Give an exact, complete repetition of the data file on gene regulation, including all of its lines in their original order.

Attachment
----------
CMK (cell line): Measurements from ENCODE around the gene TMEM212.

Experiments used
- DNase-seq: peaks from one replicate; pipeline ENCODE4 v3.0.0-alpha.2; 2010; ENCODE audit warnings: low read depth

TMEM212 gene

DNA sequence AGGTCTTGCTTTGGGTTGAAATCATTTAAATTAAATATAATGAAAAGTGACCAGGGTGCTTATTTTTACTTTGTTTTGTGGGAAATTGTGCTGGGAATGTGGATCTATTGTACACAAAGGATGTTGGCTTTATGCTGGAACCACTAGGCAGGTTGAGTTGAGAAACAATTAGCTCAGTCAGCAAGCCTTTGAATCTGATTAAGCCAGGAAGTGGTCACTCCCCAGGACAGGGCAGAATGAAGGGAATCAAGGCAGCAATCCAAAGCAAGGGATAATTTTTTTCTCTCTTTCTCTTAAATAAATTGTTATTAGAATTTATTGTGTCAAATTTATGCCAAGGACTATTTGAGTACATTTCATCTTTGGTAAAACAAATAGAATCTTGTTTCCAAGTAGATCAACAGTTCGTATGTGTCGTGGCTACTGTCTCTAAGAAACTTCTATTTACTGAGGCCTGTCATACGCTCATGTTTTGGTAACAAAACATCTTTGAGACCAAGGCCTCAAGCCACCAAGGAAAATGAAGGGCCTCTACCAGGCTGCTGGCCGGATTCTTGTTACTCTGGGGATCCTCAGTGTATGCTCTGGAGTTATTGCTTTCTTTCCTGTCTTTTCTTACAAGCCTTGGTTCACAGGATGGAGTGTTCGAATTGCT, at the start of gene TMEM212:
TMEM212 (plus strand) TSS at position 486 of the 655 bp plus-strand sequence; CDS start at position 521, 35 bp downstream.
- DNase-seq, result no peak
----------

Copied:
CMK (cell line): Measurements from ENCODE around the gene TMEM212.

Experiments used
- DNase-seq: peaks from one replicate; pipeline ENCODE4 v3.0.0-alpha.2; 2010; ENCODE audit warnings: low read depth

TMEM212 gene

DNA sequence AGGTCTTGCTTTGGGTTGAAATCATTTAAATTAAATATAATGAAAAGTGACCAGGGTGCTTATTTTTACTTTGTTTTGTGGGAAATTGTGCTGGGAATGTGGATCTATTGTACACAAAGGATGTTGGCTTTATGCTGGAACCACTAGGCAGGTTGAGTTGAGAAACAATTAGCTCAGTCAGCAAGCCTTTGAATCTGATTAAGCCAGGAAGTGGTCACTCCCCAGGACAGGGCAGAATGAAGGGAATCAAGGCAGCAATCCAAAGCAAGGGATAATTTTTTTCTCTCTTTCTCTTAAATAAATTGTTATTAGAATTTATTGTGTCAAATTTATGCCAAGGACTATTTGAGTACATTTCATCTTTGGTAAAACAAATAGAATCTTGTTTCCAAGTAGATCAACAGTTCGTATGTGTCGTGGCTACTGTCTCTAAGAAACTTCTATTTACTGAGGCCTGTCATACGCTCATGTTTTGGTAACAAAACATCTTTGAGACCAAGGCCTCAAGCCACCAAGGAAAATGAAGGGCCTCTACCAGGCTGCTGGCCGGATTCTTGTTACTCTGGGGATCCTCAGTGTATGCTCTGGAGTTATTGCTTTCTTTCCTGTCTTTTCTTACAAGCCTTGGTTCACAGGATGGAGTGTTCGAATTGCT, at the start of gene TMEM212:
TMEM212 (plus strand) TSS at position 486 of the 655 bp plus-strand sequence; CDS start at position 521, 35 bp downstream.
- DNase-seq, result no peak